We first went to Farm Lake, but couldn’t find a good camping and/or fishing spot readily available. There was no clear markings, and we could get directions even from the local bar crew – a lot of snowmobiling and drinking going on it appeared.
We next decided to go to Fall Lake off the Fernberg Trail. We turned at the sign taking us to the Superior National Park camping grounds, Stub Lake Trail Road. They have a great parking lot, outbuildings, available toilets, and it looks like a super camping spot for my pop up next year!
We parked free in the parking lot, and loaded up the sleds. We used large plastic, cheap sleds that work fine for this type of trip. We drill holes in the sides to insert the bungee cord hooks to keep everything in place. We also bring up a large belt to which we hook the pull rope from the sleds. It keeps your hands free when pulling the sled. Much more comfortable – believe me. Just as we were getting onto the lake, there were at least 5 dog sled teams coming out from an overnight Yurt camping expedition. They take people back to large, heated canvas tents into the BWCA. They set folks up fishing and skiing, and cook meals and so forth. You can look into this at http://www.whitewilderness.com/.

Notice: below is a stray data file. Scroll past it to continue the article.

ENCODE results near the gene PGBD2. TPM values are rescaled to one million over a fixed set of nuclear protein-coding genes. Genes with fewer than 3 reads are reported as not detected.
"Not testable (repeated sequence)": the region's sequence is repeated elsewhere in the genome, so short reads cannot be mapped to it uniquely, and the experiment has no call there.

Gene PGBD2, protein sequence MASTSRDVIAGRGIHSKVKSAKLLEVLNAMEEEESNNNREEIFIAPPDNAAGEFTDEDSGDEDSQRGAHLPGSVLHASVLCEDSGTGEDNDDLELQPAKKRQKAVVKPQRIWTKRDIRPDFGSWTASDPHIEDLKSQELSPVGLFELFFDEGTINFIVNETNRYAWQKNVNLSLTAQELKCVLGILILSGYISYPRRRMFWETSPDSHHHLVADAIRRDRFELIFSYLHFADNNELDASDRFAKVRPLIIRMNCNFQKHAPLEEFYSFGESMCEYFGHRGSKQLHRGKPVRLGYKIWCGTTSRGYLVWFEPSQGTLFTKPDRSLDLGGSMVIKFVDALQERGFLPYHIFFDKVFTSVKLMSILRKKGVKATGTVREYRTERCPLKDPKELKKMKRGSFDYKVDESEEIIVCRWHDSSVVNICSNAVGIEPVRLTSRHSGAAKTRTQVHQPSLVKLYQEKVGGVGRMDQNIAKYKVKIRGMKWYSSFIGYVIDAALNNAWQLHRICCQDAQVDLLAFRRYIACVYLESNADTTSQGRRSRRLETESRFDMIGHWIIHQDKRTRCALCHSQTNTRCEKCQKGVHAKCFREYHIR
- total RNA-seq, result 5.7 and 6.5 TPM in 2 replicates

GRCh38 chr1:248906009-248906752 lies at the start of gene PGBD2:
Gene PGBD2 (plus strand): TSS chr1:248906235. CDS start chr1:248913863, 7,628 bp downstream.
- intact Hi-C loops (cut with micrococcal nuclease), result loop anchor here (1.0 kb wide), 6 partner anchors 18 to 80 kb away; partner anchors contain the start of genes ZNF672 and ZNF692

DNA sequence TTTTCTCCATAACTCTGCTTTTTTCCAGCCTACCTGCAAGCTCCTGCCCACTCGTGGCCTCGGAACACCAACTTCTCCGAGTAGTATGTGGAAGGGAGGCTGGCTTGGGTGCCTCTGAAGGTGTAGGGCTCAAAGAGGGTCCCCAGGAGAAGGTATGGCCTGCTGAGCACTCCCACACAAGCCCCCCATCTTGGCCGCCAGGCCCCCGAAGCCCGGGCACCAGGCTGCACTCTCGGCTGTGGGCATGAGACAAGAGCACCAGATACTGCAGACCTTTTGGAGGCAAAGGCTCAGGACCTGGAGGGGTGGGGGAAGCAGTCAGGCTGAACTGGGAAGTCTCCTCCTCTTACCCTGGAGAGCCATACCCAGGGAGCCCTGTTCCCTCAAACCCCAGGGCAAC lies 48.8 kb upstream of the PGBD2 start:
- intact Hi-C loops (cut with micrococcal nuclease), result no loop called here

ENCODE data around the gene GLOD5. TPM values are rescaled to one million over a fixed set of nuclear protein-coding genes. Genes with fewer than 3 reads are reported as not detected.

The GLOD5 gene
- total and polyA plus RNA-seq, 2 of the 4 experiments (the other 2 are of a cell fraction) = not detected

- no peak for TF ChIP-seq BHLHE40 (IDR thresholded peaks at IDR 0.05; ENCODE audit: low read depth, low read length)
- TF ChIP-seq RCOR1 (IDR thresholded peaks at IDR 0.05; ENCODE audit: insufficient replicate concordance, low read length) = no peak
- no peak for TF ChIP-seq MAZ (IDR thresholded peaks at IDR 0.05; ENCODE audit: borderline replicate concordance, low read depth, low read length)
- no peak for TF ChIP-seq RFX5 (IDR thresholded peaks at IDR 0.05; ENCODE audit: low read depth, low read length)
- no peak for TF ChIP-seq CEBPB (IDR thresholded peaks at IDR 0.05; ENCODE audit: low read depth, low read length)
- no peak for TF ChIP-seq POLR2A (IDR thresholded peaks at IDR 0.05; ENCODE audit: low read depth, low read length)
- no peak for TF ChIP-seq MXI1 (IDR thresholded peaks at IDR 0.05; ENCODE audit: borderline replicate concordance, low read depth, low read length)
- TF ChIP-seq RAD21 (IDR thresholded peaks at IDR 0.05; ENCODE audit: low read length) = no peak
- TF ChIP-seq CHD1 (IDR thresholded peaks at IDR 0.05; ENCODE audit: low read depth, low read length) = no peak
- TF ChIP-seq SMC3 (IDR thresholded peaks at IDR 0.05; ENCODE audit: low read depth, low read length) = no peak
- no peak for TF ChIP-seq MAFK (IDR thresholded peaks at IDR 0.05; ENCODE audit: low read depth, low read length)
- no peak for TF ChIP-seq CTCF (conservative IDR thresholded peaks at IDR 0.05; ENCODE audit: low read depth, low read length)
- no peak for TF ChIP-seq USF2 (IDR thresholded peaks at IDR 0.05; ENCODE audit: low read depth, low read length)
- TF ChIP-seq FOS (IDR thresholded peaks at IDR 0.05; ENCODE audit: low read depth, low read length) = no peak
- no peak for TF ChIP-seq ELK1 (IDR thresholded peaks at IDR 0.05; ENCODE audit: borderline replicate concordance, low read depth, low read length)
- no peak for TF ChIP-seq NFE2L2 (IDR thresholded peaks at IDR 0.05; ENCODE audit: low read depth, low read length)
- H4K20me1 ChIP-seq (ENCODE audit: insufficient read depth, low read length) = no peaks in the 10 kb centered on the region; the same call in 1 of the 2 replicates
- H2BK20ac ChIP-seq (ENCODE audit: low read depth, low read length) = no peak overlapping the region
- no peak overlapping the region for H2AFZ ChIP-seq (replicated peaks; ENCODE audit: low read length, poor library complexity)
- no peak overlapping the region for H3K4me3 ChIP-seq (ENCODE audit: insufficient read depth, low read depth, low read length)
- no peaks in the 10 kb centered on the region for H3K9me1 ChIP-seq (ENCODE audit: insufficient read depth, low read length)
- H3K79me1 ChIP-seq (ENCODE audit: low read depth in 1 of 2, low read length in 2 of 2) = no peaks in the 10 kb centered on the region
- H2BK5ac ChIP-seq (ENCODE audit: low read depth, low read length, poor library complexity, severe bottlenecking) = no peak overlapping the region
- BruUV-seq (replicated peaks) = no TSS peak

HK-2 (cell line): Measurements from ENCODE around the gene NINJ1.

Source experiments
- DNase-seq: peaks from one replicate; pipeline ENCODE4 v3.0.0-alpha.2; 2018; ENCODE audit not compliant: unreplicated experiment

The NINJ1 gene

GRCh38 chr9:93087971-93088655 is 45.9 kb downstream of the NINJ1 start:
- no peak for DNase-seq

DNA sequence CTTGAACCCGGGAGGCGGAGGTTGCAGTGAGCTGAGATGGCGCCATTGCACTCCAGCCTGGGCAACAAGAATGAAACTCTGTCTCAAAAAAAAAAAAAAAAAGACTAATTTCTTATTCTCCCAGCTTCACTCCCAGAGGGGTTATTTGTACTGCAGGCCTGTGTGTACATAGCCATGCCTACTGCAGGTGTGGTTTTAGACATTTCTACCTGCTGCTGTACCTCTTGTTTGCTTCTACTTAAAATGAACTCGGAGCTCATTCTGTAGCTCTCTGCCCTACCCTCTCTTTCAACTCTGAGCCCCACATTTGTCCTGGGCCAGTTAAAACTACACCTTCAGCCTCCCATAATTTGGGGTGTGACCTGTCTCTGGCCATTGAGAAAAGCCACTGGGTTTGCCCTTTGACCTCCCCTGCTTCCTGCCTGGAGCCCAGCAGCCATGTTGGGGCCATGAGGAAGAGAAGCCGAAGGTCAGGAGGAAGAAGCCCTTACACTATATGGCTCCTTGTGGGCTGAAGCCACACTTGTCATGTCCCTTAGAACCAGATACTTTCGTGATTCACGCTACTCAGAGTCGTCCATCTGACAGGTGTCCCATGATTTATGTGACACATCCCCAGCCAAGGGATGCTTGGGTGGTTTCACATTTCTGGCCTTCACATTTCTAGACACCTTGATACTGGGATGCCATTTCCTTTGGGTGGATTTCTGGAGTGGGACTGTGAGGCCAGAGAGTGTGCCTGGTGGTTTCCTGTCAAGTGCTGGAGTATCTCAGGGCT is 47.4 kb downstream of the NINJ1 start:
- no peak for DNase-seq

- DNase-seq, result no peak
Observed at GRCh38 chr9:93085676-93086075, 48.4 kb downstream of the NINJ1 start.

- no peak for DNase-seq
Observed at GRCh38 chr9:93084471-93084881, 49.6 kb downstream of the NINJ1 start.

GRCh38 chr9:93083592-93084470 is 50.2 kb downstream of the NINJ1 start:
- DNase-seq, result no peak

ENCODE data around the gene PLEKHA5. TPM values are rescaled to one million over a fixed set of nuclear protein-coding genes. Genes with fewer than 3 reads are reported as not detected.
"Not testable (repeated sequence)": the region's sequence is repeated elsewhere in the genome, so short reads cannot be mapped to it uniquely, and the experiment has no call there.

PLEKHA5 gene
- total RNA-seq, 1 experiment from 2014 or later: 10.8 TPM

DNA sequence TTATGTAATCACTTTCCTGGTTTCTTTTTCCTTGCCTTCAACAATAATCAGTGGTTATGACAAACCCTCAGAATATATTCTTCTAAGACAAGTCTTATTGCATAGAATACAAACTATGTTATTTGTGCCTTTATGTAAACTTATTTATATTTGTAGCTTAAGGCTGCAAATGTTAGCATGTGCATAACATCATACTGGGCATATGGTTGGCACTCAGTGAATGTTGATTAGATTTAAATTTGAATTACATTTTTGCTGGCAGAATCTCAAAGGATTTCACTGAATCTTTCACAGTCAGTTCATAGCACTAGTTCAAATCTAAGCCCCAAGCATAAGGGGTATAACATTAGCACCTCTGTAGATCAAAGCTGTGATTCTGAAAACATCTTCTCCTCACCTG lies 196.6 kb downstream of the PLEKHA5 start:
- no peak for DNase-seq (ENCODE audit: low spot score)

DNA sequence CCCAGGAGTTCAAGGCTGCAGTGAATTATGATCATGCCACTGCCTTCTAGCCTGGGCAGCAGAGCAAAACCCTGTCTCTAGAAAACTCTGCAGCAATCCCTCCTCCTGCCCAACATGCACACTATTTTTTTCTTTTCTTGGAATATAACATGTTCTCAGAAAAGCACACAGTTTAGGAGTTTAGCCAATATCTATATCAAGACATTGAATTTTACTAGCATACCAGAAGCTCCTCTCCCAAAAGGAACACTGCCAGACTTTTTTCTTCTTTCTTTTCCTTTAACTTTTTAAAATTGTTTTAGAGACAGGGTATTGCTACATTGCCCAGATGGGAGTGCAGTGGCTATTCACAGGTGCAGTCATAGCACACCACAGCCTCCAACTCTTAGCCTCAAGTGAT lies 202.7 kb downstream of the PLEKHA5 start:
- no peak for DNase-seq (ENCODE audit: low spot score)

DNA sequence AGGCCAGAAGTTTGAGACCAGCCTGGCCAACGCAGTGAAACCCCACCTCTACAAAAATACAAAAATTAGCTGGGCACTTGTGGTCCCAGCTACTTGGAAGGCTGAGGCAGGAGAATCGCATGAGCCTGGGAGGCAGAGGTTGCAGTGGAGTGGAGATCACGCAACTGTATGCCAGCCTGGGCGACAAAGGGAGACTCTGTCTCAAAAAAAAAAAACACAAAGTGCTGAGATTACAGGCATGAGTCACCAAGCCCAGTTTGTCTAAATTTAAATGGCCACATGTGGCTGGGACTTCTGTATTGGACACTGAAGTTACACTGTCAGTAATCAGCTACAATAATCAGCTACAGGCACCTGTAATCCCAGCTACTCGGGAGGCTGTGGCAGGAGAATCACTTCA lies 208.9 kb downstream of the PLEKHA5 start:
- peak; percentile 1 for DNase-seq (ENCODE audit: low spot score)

I also took my pop up ice house that doubles as a large sled as well – I end up being the sled dog pulling a full load into the wilderness – MAN I WAS POOPED – I must be getting older now? I did have a little angel come back to help share my load half way – thanks Wendy – HEY – where was Emily???
We set up camp on the ice, just before the camp site on the NE end of One Mile Island on Fall Lake. We officially were in the BWCA – the markers across the Lake announced the boarder for the wilderness. Many snowmobilers were there, all parking their sleds at the boarder, and then going in on foot for ice fishing. There were a lot of people fishing the first day we were there. We did the “take nothing but pictures and leave nothing but footprints” philosophy even on the ice – and stressed that with the girls.